Monday, January 14, 2008

Distance, and the promise of the digital era for rural Americans

A couple of stories in today's Sacramento Bee, coincidentally side-by-side in the Metro section, reminded me of the obstacle of physical distance in the lives of rural residents. One of them is also a reminder of the continuing promise of technology for bridging some of those distances.

One of the stories was the obituary of Jerry Marr, a long-time UC Davis professor who grew up on the Osage Indian reservation in rural Oklahoma. His obit tells of the mobile lending library sponsored by the Works Progress Administration that stopped every other week at the farm where he lived as a child. Marr called the lending library his "introduction to the world of ideas." We are implicitly invited to imagine what Marr might have made of his life had it not been for that bookmobile and the opportunities it represented and created for him.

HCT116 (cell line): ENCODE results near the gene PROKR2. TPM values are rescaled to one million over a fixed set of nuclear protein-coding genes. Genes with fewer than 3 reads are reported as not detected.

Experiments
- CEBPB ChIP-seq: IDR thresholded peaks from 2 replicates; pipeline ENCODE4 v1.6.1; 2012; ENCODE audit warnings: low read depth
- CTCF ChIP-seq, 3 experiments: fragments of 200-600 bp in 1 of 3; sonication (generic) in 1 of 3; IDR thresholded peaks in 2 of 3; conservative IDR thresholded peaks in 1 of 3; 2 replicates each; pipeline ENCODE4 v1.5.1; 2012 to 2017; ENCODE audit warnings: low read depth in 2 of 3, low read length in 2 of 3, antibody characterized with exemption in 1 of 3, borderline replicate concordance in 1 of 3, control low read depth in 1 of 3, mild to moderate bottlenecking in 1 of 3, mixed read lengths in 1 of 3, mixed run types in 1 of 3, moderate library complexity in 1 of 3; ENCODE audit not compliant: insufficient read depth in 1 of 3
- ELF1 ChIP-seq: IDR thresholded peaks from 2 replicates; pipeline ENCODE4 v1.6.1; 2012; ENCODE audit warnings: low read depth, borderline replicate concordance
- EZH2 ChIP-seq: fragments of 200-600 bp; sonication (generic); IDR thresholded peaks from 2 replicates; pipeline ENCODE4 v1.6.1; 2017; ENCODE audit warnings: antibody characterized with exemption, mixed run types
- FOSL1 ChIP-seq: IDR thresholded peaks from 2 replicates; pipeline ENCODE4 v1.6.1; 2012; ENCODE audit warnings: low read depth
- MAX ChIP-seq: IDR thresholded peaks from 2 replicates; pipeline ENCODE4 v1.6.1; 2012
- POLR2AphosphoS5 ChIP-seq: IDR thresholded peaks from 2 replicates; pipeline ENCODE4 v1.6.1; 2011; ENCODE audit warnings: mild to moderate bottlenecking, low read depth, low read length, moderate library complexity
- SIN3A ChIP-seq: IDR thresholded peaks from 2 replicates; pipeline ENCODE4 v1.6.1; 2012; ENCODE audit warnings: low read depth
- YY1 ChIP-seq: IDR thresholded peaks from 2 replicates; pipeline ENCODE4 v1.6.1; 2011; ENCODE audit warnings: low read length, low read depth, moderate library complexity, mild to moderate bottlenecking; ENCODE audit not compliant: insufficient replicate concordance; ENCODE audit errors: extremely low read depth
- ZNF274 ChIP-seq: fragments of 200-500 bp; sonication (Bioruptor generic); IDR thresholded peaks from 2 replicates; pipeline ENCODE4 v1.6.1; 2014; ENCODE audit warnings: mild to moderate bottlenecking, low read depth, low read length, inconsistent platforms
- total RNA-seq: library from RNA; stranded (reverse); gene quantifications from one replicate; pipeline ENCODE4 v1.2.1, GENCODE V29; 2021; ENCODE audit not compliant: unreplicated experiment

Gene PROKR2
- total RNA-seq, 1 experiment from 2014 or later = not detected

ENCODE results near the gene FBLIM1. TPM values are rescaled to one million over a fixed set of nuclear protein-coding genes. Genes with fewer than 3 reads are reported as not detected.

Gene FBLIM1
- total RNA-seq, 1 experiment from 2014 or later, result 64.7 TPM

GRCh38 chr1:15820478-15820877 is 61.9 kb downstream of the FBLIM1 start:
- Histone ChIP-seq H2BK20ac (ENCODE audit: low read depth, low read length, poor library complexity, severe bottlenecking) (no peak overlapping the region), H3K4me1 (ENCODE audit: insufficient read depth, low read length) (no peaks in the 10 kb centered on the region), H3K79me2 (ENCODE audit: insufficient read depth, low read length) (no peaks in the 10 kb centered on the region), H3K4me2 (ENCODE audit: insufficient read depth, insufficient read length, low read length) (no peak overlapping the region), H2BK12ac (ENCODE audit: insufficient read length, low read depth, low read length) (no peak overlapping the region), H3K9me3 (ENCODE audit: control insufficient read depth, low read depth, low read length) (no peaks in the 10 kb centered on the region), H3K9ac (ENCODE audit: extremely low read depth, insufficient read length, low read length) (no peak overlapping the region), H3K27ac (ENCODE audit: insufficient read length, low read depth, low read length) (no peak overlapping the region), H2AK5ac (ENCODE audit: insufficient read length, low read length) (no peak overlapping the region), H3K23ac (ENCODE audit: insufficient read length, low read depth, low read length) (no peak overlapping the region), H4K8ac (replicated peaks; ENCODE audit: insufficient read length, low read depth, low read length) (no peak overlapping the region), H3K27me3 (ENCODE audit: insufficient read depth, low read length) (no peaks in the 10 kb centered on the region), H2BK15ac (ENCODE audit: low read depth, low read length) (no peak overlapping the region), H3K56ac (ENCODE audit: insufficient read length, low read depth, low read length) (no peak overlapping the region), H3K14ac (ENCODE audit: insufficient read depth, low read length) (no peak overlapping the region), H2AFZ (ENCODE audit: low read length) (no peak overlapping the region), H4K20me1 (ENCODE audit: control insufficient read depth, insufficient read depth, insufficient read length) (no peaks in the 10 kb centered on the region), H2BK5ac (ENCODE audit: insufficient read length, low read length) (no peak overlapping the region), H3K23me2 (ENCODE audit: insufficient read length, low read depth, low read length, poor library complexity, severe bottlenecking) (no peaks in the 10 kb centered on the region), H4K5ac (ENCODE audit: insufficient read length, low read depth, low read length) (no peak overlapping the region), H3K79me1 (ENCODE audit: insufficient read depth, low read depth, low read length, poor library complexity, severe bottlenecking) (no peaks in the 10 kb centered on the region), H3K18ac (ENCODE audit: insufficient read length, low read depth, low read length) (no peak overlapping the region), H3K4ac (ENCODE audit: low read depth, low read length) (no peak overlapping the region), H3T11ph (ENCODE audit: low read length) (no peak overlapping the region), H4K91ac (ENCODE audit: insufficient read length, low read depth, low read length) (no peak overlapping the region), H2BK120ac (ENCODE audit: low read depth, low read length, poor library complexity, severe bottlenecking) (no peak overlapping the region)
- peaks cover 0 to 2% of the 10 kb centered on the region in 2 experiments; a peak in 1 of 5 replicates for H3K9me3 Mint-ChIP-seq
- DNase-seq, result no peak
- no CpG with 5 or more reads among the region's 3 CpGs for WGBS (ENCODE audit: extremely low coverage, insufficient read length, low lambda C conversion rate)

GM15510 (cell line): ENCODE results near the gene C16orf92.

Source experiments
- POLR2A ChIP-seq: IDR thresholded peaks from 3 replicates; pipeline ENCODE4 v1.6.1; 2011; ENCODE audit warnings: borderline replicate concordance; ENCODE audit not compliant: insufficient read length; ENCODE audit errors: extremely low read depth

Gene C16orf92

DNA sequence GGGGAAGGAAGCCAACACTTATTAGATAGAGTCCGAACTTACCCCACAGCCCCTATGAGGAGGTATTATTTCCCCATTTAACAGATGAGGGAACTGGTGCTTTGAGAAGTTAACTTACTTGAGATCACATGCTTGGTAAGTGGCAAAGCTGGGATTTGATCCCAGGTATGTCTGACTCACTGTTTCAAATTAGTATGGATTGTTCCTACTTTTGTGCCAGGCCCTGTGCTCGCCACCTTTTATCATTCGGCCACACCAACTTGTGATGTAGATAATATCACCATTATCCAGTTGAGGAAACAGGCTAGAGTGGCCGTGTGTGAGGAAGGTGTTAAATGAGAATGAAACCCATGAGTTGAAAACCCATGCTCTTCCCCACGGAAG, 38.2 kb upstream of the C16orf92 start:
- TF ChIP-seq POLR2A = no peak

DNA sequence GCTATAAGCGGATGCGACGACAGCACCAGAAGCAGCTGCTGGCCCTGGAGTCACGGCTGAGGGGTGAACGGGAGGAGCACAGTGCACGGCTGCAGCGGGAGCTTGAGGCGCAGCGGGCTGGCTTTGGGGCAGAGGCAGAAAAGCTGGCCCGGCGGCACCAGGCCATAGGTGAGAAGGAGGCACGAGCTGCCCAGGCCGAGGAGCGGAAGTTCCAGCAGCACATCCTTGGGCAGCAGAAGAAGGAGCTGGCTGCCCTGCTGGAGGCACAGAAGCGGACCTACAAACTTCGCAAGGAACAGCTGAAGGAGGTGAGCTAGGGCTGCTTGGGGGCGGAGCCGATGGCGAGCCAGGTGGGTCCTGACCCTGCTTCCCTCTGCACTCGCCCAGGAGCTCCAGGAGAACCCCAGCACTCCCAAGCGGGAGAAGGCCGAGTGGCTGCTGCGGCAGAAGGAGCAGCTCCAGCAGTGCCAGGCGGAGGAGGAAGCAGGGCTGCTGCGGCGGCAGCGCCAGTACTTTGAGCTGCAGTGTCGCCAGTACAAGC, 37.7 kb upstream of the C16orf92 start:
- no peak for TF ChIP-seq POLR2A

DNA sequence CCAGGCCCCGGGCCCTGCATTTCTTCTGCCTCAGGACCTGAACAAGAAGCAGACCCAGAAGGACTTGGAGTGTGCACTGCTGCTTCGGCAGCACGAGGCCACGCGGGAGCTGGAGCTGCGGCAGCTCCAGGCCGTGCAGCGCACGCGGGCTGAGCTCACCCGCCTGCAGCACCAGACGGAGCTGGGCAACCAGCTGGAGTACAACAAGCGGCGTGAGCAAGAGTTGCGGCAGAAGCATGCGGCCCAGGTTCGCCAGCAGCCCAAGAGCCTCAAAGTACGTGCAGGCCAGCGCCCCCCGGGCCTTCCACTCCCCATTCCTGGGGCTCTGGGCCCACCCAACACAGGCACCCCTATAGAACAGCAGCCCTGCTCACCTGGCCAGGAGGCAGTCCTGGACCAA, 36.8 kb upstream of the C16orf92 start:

The other story is also about the significance of libraries and features one right here in Northern California. It tells of the Kim Yerton branch of the Humboldt County Library on the Hoopa Indian Reservation, which is receiving a 2007 National Medal for Museum and Library Services. Situated "60 miles from the nearest stoplight," the branch library serves a community with a 30 percent poverty rate and 27 percent unemployment. Yet in the month of December alone, 11,000 people used the library's services, "not just to check out books, but to sit and do homework, read newspapers, apply to college, do their taxes, or apply for unemployment insurance, medical or financial assistance though federal agencies." For those of us now so accustomed to high-speed internet in our offices and homes, this story is a important reminder that for some, such ready access to online information and services is a luxury.

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